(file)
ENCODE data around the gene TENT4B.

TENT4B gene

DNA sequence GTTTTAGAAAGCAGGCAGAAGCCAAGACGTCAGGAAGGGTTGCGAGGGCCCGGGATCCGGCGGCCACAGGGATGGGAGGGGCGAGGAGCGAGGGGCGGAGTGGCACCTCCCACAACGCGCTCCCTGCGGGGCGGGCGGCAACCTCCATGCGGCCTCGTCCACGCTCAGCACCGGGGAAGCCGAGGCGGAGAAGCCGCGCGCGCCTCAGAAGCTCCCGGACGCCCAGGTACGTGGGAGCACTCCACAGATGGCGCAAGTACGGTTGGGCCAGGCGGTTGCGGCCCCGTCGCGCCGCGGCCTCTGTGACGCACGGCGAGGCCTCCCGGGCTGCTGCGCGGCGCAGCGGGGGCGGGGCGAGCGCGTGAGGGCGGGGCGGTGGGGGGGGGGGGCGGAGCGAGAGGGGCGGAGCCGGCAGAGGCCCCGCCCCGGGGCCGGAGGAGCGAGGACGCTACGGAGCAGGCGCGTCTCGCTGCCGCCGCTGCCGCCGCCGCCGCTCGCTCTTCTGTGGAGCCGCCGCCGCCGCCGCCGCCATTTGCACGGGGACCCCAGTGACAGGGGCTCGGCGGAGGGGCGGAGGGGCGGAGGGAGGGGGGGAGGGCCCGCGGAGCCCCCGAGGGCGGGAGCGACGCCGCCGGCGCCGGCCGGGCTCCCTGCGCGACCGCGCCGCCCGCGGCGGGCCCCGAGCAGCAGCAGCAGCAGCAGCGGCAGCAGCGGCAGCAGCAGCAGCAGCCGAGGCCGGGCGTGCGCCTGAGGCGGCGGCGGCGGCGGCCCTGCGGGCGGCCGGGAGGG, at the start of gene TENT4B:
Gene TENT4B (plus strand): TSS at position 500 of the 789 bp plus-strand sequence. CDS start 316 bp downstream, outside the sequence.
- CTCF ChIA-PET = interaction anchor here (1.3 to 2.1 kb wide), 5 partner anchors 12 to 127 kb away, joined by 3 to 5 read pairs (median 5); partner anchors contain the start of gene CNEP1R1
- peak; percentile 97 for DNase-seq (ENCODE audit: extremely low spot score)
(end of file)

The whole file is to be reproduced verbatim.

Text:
ENCODE data around the gene TENT4B.

TENT4B gene

DNA sequence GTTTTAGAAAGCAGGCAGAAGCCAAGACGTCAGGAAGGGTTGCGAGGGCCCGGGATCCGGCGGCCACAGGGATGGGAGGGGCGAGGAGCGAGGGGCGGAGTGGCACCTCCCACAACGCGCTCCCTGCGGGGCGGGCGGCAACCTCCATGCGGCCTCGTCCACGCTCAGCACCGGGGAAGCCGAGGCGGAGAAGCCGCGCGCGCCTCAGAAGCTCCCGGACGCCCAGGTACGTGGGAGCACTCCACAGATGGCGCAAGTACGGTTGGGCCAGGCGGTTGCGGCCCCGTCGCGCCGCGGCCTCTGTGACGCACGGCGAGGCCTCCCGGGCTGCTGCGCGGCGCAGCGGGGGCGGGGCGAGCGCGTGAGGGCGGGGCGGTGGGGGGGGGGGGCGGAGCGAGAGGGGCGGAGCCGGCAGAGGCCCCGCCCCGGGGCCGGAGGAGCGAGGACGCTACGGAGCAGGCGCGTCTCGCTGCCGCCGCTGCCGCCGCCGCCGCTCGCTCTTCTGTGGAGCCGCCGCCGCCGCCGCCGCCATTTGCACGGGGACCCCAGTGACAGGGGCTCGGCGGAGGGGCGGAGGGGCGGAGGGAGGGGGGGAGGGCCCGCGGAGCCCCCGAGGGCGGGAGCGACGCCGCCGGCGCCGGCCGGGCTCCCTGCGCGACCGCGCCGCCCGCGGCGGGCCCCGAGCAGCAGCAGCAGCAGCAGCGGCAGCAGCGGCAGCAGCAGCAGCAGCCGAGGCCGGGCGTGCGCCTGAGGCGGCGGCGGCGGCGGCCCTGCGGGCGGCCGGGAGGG, at the start of gene TENT4B:
Gene TENT4B (plus strand): TSS at position 500 of the 789 bp plus-strand sequence. CDS start 316 bp downstream, outside the sequence.
- CTCF ChIA-PET = interaction anchor here (1.3 to 2.1 kb wide), 5 partner anchors 12 to 127 kb away, joined by 3 to 5 read pairs (median 5); partner anchors contain the start of gene CNEP1R1
- peak; percentile 97 for DNase-seq (ENCODE audit: extremely low spot score)